One possible example of such capacities is emergent shared social identity among the affected population as a source of collective resilience, something which has already been recognized in some international guidelines (NATO, 2008). In a previous paper (Alfadhli & Drury, 2018b), we presented ethnographic and interview evidence suggesting how refugees of conflict from Syria help each other, and the important role of shared identity in facilitating such support. In the present paper we shed light on the process of the support mechanism and examine quantitatively the paths that lead to support in two samples of Syrian refugees. In study 1, we present evidence from a questionnaire survey of Syrian refugees in Turkey (n = 234) that shared social identity is associated with support, in a similar way that was found among people affected by disasters. In study 2, we use an improved design to re-examine the same mechanism in a survey of Syrian refugees in Jordan (n = 156), and then expand the model to include the main challenges refugees face (secondary stressors, and the effect of both stressors and support on the refugees’ general health).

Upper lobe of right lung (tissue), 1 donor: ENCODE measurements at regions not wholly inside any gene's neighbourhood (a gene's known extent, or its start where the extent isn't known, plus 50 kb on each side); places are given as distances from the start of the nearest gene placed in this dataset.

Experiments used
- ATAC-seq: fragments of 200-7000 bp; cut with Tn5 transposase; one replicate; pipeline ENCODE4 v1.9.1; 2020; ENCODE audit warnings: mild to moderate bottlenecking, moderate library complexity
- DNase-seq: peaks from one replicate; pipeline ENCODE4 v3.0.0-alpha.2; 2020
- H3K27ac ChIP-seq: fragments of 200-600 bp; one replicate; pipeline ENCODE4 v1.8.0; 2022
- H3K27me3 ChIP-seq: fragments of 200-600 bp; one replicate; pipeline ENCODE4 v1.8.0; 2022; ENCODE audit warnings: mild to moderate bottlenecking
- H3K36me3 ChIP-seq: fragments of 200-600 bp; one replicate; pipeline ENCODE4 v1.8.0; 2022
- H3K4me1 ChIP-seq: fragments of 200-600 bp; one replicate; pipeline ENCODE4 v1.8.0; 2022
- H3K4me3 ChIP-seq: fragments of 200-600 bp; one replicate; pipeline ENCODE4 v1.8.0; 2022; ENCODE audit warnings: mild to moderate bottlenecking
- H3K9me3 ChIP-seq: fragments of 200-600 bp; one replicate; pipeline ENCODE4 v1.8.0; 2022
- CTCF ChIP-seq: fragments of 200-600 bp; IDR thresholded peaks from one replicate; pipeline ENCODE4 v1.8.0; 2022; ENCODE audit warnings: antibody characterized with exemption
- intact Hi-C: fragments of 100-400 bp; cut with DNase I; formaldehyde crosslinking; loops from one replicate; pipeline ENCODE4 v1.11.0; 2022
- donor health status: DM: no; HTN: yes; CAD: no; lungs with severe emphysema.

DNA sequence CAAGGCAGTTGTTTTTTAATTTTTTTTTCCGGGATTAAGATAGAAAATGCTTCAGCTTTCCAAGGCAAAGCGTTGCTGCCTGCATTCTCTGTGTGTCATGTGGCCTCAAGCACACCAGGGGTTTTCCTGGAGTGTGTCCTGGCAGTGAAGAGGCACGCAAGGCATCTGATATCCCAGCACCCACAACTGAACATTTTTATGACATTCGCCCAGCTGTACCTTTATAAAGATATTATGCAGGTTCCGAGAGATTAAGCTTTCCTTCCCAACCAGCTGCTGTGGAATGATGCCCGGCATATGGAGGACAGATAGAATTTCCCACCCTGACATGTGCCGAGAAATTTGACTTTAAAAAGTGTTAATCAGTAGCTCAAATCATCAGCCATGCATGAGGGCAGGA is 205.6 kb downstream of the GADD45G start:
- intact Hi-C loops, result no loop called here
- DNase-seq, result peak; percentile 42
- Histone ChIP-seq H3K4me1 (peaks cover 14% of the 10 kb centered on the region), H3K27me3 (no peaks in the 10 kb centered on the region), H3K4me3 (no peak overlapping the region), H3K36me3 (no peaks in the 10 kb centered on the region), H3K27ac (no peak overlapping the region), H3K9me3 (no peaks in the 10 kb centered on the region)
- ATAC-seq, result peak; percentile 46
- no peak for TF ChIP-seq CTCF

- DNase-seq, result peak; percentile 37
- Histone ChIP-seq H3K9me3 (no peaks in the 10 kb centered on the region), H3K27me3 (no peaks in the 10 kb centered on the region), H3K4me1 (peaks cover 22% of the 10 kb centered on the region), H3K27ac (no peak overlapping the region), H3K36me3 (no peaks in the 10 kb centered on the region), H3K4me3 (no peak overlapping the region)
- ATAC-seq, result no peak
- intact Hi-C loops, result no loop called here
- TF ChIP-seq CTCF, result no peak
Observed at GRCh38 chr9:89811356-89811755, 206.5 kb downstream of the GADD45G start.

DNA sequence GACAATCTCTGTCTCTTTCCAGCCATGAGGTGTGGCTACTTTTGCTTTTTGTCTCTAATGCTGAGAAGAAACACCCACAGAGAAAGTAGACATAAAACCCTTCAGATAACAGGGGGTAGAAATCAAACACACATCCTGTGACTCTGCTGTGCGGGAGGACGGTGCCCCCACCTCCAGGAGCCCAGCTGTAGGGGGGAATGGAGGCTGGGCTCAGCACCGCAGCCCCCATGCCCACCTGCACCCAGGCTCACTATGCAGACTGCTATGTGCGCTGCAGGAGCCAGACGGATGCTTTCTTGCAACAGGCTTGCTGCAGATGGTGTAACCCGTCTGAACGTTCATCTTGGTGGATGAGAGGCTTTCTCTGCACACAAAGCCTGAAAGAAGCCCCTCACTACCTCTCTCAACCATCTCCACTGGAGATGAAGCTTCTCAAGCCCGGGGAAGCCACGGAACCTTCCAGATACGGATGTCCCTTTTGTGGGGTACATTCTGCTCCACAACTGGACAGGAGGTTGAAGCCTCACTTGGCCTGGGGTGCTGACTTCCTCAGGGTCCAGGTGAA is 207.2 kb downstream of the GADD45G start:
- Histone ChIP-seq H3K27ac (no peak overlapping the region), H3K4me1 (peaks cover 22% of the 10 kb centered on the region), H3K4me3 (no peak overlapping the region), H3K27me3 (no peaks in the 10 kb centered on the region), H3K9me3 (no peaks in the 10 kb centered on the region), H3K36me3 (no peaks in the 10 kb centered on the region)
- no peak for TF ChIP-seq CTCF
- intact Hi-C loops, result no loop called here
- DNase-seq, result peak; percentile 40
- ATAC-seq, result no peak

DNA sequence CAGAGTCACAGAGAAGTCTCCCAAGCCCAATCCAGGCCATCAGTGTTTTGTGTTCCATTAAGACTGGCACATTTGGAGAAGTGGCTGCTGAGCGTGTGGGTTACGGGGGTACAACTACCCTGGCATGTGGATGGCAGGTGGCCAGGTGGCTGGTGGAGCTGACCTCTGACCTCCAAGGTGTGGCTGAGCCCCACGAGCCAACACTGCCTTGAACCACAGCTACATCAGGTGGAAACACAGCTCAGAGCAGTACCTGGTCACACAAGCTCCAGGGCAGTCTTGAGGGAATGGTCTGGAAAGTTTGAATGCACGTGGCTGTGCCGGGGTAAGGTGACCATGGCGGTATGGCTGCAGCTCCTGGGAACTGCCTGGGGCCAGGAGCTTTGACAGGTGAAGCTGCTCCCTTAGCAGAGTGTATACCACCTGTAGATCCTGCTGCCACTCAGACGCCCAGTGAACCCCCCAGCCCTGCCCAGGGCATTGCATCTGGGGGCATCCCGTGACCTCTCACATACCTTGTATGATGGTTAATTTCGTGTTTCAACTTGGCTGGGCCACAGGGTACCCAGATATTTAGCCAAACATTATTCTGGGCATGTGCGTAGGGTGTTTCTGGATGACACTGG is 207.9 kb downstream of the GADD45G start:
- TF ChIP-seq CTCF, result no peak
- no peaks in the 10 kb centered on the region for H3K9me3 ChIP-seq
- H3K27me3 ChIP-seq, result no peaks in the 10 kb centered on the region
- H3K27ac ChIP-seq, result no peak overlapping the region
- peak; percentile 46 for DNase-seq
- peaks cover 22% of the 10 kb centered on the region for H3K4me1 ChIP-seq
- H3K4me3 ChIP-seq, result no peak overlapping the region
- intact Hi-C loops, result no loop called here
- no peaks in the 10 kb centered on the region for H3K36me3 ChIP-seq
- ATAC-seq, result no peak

Loss of Normal Life
Running away from life-threatening dangers of war is not the end of a refugee’s problems, as the prolonged displacement in exile comes with new challenges. On a daily basis, refugees are exposed to ‘secondary stressors’ (Lock et al., 2012) that arise from their situation as refugees in exile. These are stressors that are socially mediated, rather than arising directly from war (Alfadhli & Drury, 2016). A recent qualitative and quantitative exploration of secondary stressors among Syrian refugees in Jordan (Alfadhli & Drury, 2018a) suggested that these stressors fall into three main groups: first, financial stressors that include poverty, poor residence, education and health expenses; second, environmental stressors including documentation issues, moving into an unfamiliar environment and suffering from instability; third, social stressors that include separation from relatives, prejudice, discrimination and exploitation. These groups of persistent stressors arising from the exile environment are found to have direct and indirect negative effects on the mental health of refugees (Im, Ferguson, Warsame, & Isse, 2017; Jayawickreme et al., 2017; Miller & Rasmussen, 2010; Schafer, Masoud, & Sammour, 2014).